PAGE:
Having little time to leisurely peruse print copies of publishers’ catalogs and Library Journal (Oh! Those were the days!), I have become fond of what I call “ready to go” subject lists. I usually start with Baker and Taylor/YBP Academia (http://www.ybp.com/acad/index.html) and go through all of the lists, but I especially like the Academic Essentials and “Spotlight on….” I can export the titles to Excel spreadsheets and delete the ones I don’t want or we already own, before I give them to the library assistant for processing. When really pressed for time, I can download the spreadsheet, cross off the ones I recognize as already ordered, and hand it to her to check the status. I also print the lists and send them to the library liaisons and departmental library representatives to see if I can get a response. This year, I got a wonderful and thorough selection from a comprehensive list I sent the Women’s Studies Coordinator. Midwest Library Services, Baker & Taylor/YBP, and other vendor Websites have complete lists of the latest award-winning books, which can be useful.
My favorite “go to” selection Website is Amazon, which I grew to love one year when our Books In Print Online subscription lapsed. It may be because I shop Amazon for my own personal books, as well as for my church bookstore, and the familiar ease of use carries over. For newer titles, I like being able to read the snippets of remarks from reviewers from a cross section of library periodicals and scholarly journals, but most of all from the readers themselves. For older books that I am trying to replace because they are worn beyond repair, it helps to know that the book is out of print and the cheapest used book dealer is selling it for $250. That makes me want to put the book back on the shelf to see if it has a few more years of circulation left in it. Best of all, I enjoy scrolling through the “Customer Who Bought This Item Also Bought…,” because I can find really interesting books on related subjects, that I never came across any other place.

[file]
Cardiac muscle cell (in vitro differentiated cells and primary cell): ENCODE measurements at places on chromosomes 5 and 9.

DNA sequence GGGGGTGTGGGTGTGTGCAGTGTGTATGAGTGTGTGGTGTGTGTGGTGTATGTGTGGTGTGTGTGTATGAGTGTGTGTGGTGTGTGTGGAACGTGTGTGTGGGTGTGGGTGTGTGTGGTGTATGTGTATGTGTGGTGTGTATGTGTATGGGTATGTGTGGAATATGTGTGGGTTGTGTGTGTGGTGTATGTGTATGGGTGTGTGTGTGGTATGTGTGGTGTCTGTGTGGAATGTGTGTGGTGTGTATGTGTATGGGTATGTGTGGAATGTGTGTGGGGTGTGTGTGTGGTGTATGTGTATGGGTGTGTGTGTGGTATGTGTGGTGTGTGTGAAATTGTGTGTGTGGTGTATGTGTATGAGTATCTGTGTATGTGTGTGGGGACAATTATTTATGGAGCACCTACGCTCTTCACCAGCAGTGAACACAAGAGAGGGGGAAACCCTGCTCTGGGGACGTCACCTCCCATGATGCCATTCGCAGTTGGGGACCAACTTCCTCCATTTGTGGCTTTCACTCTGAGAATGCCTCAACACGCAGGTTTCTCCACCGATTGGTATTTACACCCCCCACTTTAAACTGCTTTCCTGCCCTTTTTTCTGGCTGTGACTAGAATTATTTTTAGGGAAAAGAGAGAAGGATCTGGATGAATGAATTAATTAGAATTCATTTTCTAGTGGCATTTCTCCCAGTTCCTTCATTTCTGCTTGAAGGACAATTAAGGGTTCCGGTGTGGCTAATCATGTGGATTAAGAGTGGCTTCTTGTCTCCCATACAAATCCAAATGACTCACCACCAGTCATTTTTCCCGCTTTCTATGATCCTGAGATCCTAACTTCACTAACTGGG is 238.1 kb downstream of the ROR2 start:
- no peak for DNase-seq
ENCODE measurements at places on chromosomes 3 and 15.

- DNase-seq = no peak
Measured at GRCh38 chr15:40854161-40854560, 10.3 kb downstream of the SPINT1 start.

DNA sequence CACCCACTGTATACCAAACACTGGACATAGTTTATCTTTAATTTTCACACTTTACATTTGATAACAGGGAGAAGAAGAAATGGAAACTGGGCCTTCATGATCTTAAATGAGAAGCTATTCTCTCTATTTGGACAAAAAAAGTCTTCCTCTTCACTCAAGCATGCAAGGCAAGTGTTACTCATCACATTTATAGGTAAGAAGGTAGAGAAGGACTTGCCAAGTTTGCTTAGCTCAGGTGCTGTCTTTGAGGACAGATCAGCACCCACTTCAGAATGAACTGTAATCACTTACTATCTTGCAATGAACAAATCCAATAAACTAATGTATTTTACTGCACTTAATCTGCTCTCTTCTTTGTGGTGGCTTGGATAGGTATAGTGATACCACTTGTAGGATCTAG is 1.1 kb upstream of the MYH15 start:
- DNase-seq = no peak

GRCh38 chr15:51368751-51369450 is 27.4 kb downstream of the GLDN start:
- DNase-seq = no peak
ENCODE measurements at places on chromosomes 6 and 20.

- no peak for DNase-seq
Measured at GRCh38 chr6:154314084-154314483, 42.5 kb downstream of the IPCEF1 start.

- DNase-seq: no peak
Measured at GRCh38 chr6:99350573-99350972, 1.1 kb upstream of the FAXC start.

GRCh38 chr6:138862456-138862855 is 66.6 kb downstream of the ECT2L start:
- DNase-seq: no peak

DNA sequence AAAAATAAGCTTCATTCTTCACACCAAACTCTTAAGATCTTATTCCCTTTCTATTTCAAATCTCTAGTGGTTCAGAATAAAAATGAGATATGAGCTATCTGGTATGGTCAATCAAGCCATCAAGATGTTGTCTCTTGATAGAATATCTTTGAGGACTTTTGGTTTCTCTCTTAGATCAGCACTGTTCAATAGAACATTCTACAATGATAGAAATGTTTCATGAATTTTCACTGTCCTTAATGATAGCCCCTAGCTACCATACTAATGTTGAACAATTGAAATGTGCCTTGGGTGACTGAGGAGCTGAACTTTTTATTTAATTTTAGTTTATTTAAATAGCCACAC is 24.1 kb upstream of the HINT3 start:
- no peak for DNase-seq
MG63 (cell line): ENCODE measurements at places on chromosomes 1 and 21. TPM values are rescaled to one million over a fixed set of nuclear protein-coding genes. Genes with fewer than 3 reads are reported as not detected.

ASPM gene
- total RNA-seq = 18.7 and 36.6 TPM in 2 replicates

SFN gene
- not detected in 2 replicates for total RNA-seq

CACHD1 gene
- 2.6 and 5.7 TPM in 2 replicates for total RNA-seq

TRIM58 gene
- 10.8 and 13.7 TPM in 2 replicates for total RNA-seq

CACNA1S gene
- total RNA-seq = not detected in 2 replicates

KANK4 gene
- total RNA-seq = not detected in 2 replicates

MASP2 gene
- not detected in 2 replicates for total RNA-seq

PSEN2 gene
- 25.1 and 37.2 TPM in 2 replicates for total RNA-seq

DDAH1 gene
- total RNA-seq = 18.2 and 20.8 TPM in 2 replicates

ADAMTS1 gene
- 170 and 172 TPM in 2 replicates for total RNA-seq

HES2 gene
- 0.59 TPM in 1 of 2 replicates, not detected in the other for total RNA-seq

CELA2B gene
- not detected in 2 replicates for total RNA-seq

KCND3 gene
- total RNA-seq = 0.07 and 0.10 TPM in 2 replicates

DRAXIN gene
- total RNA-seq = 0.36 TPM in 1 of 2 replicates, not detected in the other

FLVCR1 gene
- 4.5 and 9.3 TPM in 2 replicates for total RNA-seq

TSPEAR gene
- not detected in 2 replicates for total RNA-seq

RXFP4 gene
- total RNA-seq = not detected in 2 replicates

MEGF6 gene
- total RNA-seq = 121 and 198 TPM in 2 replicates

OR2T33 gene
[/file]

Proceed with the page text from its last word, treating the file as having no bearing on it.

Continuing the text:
Listening to National Public Radio (NPR) is a major addiction for me. If I don’t like what’s playing on Nashville’s FM station, I move over to the AM station. I go online to listen to the programs that my local stations do not carry. I even listen to it at my desk while I am working on spreadsheet lists. Consequently, I hear a lot of author interviews and book reviews. I started going to the book page to find the title that I heard discussed on the drive home, but could not remember the author or the title. There are several fiction and non-fiction lists for adults and juveniles on the NPR’s book page (http://www.npr.org/books/). What is unique about some of their lists is the crowdsourcing method they use to compile them. They will request readers’ recommendations for their favorite books in a genre and compile a list of the ones that get the most votes. I am not a science fiction reader, so I know very little about the popular authors in that field. I used NPR’s Best Science Fiction books list to update our collection.
Doing book selection on the side does not have to be labor-intensive or time-consuming when you have a few trusted places that you can turn to for quality reviews. The key is to not let too many months go by and have a backlog of lists, so I try to check my sources on a monthly basis.